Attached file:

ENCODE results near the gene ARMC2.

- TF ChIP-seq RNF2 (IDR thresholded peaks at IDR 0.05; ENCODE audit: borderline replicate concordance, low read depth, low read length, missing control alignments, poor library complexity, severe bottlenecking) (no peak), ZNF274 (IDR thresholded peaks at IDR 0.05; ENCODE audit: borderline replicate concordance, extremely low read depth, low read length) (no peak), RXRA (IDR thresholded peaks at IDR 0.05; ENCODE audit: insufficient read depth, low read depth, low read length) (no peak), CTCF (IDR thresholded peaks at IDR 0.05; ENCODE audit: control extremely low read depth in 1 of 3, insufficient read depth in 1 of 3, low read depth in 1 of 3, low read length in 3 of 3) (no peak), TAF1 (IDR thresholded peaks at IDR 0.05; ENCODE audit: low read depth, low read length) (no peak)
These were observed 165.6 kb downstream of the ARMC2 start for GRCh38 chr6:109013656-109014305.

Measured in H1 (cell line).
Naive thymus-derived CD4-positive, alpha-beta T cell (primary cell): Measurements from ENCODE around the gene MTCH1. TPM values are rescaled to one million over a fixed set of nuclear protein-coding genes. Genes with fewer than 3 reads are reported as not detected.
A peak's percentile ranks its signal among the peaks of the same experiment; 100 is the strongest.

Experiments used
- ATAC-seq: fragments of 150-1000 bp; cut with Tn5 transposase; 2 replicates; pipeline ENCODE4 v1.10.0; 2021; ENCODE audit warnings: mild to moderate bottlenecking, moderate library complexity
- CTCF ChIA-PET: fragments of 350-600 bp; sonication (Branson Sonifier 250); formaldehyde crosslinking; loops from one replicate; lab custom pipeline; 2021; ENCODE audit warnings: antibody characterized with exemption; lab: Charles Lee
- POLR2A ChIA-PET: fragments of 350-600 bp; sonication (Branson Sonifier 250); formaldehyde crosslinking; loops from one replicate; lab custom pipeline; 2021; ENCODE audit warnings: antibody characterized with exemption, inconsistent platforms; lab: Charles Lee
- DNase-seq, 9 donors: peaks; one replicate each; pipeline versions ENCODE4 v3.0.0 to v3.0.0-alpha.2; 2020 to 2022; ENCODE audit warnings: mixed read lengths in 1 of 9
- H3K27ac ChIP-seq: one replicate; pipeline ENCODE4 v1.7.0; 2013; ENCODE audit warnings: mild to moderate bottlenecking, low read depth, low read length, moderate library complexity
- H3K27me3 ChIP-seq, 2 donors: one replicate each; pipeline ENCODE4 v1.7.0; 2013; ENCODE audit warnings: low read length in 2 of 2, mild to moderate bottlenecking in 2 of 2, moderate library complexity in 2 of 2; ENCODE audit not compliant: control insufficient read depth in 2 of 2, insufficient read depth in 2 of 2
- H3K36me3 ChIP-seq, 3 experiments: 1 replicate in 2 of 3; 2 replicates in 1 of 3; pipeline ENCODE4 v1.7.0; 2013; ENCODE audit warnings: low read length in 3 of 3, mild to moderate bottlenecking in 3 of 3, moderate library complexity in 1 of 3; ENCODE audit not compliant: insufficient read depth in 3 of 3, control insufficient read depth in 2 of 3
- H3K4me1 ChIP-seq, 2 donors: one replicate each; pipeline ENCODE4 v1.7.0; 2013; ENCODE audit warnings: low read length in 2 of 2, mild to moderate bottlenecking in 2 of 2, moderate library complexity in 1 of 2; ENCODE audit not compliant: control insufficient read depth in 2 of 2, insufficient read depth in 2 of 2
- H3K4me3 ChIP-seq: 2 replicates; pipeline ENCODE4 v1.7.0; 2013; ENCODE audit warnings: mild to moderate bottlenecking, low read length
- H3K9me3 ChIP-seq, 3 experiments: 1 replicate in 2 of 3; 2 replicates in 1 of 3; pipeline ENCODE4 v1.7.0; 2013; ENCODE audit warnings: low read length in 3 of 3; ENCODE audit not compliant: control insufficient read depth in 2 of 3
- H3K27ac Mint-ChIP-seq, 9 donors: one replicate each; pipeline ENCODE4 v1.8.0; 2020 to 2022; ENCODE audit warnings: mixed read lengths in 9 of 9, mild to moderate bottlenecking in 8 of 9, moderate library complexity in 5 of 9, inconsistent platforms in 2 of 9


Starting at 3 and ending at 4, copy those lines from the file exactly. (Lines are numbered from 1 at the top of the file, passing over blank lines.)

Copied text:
These were observed 165.6 kb downstream of the ARMC2 start for GRCh38 chr6:109013656-109014305.

Measured in H1 (cell line).